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b c Primary ic c + vcn vbn + b Secondary D1 n v + an ib Bridge rectifier ia a D4 D6 R D2 D3 iL D5 + vL
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Figure 1121 Waveforms and conduction times of three-phase bridge recti er
Figure 1120 Three-phase diode bridge recti er
11
Power Electronics
EXAMPLE 115 Three-phase Bridge Recti er
Problem
Simulate the three-phase bridge recti er of Figure 1120 and verify numerically that the average and rms output voltages are given by equations 119 and 1110, respectively
Solution
Known Quantities: Source voltage; load resistance
Find: Vripple
Schematics, Diagrams, Circuits, and Given Data: The load resistance is R = 12
the source is 208 V, 3 phase
Focus on Computer-Aided Solutions: The analysis of this design has been conducted in simulation, using Electronics WorkbenchTM The simulation of this circuit may be found in the accompanying CD-ROM Comments: What is the effect of an inductive load on the load current and voltage
waveforms Try adding a 001-H series inductance to the load circuit
Thyristors and Controlled Recti ers In a number of applications, it is useful to be able to externally control the amount of current owing from an AC source to the load A family of power semiconductor devices called controlled recti ers allows for control of the recti er state by means of a third input, called the gate Figure 1122 depicts the appearance of a thyristor, or silicon controlled recti er (SCR), illustrating how the physical structure of this device consists of four layers, alternating p-type and n-type material Note that the circuit symbol for the thyristor suggests that this device acts as a diode, with provision for an additional external control signal The operation of the thyristor can be explained in an intuitive fashion as follows When the voltage vAK is negative (ie, providing reverse bias), the thyristor acts just like a conventional pn junction in the off state When vAK is forwardbiased and a small amount of current is injected into the gate, the thyristor conducts forward current The thyristor then continues to conduct (even in the absence of gate current), provided that vAK remains positive Figure 1123 depicts the i-v curve for the thyristor Note that the thyristor has two stable states, determined by the bias vAK and by the gate current In summary, the thyristor acts as a diode with a control gate that determines the time when conduction begins A somewhat more accurate description of thyristor operation may be provided if we realize that the four-layer pnpn device can be modeled as a pnp transistor connected to an npn transistor Figure 1124 clearly shows that, physically, this is a realistic representation Note that the anode current, iA , is equal to the emitter current of the pnp transistor (labeled Qp ) and the base current of Qp is equal to the collector current of the npn transistor, Qn Likewise, the base current of Qn is the sum of the gate current and the collector current of Qp The
A (anode) A P G (gate) N P N G K iA
+ vAK
K (cathode)
Figure 1122 Thyristor structure and circuit symbol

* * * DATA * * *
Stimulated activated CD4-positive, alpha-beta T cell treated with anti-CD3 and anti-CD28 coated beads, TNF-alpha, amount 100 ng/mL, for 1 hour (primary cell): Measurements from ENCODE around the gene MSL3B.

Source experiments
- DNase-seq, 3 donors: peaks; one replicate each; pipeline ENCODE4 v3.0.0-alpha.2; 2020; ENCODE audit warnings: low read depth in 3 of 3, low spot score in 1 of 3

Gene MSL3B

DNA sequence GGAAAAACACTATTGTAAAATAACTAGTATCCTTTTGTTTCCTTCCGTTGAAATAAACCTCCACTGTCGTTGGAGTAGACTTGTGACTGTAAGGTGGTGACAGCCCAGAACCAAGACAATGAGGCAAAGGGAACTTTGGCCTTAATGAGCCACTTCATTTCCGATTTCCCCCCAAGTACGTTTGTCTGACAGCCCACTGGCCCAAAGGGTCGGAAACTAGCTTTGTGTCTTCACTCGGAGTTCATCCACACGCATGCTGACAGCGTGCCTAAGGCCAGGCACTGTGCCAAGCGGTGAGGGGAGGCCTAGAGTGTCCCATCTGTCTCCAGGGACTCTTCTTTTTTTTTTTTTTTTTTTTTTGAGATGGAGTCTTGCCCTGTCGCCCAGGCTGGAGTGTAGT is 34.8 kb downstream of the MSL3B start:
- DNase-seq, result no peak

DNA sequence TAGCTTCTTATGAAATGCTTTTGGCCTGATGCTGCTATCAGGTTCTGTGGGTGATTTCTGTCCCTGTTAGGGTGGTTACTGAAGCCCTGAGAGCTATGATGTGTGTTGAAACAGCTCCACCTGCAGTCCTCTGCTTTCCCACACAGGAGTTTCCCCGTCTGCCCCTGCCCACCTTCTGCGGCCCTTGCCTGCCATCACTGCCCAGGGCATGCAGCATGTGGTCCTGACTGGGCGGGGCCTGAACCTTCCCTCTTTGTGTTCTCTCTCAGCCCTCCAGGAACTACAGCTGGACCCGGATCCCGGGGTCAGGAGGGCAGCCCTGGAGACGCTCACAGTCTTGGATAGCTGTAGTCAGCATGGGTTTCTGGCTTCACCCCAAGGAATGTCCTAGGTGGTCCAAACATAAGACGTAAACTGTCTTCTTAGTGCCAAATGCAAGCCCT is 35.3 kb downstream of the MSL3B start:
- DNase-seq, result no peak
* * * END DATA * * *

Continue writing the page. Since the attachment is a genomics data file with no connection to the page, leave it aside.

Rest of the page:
Part II
Electronics
iA Holding current Latching current Holding current Reverse breakdown voltage iL iH Forward leakage current vAK Gate triggered G P N P N
Reverse leakage current
Figure 1123 Thyristor i-v characteristic
behavior of this transistor model is explained as follows Suppose, initially, iG and iBn are both zero Then it follows that Qn is in cutoff, and therefore iCn = 0 But if iCn = 0, then the base current going into Qp is also zero and Qp is also in cutoff, and iCp = 0, consistent with our initial assumption Thus, this is a stable state, in the sense that unless an external condition perturbs the thyristor, it will remain off Now, suppose a small pulse of current is injected at the gate Then iBn > 0, and Qn starts to conduct, provided, of course, that vAK > 0 At this point, iCn , and therefore iBp , must be greater than zero, so that Qp conducts It is important to note that once the gate current has turned Qn on, Qp also conducts, so that iCP > 0 Thus, even though iG may cease, once this on state is reached, iCp = iBn continues to drive Qn so that the on state is also self-sustaining The only condition that will cause the thyristor to revert to the off state is the condition in which vAK becomes negative; in this case, both transistors return to the cutoff state In a typical controlled recti er application, the device is used as a half-wave recti er that conducts only after a trigger pulse is applied to the gate Without concerning ourselves with how the trigger pulse is generated, we can analyze the general waveforms for the circuit of Figure 1125 as follows Let the voltage vtrigger be applied to the gate of the thyristor at t = The voltage vtrigger can be a short pulse, provided by a suitable trigger-timing circuit ( 13 will discuss timing and switching circuits) At t = , the thyristor begins to conduct, and it continues to do so until the AC source enters its negative cycle Figure 1126 depicts the relevant waveforms Note how the DC load voltage is controlled by the ring time , according to the following expression: vL = VL = 1 T
T /2
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